The issue is under consideration by Personnel Director Karen Dabney, City Administrator Norton Bonaparte said.
The City Council also approved a plan for King’s Temple Community Development Corp. to take over 10 city-owned properties in order to build new homes. The sites were formerly committed to development by a Westfield-based developer who built on about half the 67 properties before the redevelopment plan fell through.
The Rev. Gary Kirkwood of Kings Temple Ministries said the plan still needs a judge’s approval before the parcels can be released for redevelopment.
The city and the former developer went into litigation over the disposal of the remaining sites. Kings Temple member William Wheeler thanked the council for their decision and said, “I’m sure you will be satisfied with what we are about to do.“
The evening had been scheduled to include a 6 p.m. closed session to discuss personnel, but that meeting did not take place. The incoming administration of Mayor-elect Sharon Robinson-Briggs takes over in January and the closed meeting was understood to be a meeting of proposed cabinet members with the council.
Robinson-Briggs said after Monday’s meeting that she was “still interviewing” candidates and that she expected a vote at the annual reorganization meeting in January.
The date and time of the reorganization have not yet been confirmed. Robinson-Briggs asked Monday whether it was at 3 p.m. Jan. 1, but she received no answer on the question.
In public comment, Taylor questioned whether the council had interviewed people coming into the administration and City Council President Linda Carter answered, “No, we have not interviewed anyone.“
Taylor counseled all the members to study the City Charter and spoke against party bossism.
“Make sure you understand your responsibilities under the charter,” Taylor said.
The meeting was characterized by thanks all around for police and council members in a rough year that saw 14 homicides and bitter political divisions.
“This city has been polarized as never before,“ Councilman Ray Blanco said as he gave effusive thanks to colleagues.
Blanco, Carter and others called on residents and officials to pull together and move the city forward in 2006.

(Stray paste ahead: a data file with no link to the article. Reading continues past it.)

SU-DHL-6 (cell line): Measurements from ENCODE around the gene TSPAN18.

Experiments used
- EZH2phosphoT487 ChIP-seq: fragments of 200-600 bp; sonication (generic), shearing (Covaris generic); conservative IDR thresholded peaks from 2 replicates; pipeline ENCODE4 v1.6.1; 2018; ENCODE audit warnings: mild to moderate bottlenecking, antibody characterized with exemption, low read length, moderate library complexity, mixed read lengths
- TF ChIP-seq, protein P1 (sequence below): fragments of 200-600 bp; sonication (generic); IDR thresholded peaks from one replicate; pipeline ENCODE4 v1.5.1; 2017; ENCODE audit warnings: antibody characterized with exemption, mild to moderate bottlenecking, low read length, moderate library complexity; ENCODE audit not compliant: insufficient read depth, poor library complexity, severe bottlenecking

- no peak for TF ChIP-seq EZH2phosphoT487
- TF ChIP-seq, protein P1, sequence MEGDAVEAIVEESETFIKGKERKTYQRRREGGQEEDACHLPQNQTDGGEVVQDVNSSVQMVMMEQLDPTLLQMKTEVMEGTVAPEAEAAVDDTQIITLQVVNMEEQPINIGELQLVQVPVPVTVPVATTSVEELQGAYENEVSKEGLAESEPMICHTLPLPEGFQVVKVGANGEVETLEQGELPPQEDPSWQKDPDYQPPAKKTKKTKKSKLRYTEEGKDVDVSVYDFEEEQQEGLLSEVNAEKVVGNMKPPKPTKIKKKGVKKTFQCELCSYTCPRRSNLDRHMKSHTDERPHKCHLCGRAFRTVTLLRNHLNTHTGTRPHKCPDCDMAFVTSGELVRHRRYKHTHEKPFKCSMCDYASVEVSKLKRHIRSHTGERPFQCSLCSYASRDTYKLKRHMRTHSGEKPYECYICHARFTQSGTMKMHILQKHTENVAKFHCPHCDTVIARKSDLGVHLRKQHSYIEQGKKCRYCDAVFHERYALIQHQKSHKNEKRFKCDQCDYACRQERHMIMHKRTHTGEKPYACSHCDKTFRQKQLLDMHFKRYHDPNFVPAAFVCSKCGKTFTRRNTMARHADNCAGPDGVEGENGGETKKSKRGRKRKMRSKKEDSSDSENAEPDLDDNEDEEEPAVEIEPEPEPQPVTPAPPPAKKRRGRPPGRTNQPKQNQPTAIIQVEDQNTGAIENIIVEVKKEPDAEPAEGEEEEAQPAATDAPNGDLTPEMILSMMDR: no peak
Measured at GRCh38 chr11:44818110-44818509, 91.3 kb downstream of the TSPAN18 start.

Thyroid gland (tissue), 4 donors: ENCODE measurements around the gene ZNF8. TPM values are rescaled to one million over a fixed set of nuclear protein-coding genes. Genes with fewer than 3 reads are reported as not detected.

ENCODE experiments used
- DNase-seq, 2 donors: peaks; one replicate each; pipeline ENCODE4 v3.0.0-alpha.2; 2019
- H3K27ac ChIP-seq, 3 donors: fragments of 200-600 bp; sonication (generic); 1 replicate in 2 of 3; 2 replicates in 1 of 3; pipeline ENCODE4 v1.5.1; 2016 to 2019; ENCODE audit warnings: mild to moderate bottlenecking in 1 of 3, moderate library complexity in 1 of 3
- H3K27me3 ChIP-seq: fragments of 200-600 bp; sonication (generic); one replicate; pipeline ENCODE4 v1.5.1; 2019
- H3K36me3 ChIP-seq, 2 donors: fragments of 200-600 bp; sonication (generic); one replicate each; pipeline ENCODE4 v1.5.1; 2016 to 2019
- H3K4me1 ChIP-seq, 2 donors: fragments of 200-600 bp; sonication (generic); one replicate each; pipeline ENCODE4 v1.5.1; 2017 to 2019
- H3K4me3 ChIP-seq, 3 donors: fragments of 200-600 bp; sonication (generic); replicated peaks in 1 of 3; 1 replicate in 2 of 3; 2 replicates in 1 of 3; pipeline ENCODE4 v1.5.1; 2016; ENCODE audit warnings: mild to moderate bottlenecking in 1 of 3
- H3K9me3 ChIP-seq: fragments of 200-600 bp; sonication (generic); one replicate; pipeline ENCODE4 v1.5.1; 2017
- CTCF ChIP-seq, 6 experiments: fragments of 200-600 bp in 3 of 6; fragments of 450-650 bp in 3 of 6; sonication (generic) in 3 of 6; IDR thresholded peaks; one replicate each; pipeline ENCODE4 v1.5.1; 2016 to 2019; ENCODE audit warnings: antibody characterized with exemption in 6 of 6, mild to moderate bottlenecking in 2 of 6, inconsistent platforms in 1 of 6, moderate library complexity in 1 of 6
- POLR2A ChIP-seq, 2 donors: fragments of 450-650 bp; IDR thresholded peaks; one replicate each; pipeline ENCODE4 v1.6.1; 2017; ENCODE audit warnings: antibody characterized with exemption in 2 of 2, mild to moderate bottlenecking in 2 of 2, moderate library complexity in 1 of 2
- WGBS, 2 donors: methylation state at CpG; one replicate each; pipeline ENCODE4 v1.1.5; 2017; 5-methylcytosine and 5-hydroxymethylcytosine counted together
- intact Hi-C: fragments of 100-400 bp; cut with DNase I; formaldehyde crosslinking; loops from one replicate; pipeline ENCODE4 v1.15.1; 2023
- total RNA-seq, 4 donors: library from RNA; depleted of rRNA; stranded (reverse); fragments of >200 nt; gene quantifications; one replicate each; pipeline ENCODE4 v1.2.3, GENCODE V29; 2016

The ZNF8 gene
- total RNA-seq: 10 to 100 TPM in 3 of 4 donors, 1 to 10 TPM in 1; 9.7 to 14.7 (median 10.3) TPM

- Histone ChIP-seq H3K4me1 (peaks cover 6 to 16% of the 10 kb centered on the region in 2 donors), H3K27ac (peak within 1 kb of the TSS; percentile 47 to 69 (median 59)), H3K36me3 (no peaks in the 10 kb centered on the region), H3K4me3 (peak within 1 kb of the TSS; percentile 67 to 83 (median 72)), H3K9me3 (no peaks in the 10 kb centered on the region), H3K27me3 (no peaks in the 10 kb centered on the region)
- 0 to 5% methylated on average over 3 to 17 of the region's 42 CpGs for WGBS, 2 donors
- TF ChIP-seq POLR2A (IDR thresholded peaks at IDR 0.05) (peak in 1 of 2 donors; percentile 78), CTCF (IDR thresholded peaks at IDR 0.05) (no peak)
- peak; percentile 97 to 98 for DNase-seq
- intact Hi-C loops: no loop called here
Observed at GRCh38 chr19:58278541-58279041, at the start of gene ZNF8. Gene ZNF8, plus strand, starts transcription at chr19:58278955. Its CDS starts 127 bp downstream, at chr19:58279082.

Tuesday (Dec. 13, 2005) was cold and clear and bright with the sun reflecting off the snow. I didn't mind 27-degree temperature as long as I kept moving, but that wasn't the situation for one man down the street.
Hours earlier when I left the house I noticed two men talking, sitting on a low stone wall at the end of the driveway of the house next door. When I returned I saw an unusual gathering at the same spot. Two women and one PMUA worker in his yellow and orange striped reflective vest were tugging at someone lying on the ground. The big PMUA garbage truck was stopped nearby and a school bus from PHS had just pulled up.
The two women had been driving down the street and spotted a man, sitting alone and slumped in the snow. They drove around the block and came back to investigate. They called 911 a short time before I got there but no one had arrived. I called the emergency number and found the operator had understood the man was on different street. I clarified the address and by the time I got back outside two patrol cars had arrived.
Officer Mary Chosney was trying to get the man's attention but, like the efforts of the PMUA worker, the man remained unresponsive. His hat had fallen off and he had no gloves. His hands were rough from hard work and swollen and blue from the cold. Officer Rick Perillo managed to pull him away from the snow and onto the cleared driveway.
While we waited for the rescue squad I went home and grabbed an old heavy white bedspread to cover and help protect the man.
The two women, the PMUA workers and the school bus driver quit their vigil as three members of the Plainfield rescue squad arrived in a jeep. Their rig was out on another call. It took several minutes for the medic to check the man by cutting his coat open with medical scissors--his head was tucked far down in his parka and the zipper wouldn't budge.
Finally a North Plainfield rescue vehicle arrived. The team put the man on a stretcher and took him to Muhlenberg hospital.
"He'll need a new coat," Officer Chosney said. "That one is all cut up."
She said she's contact Sgt. Jeffery Plum to see if he knew of a coat and gloves that could be given to the man.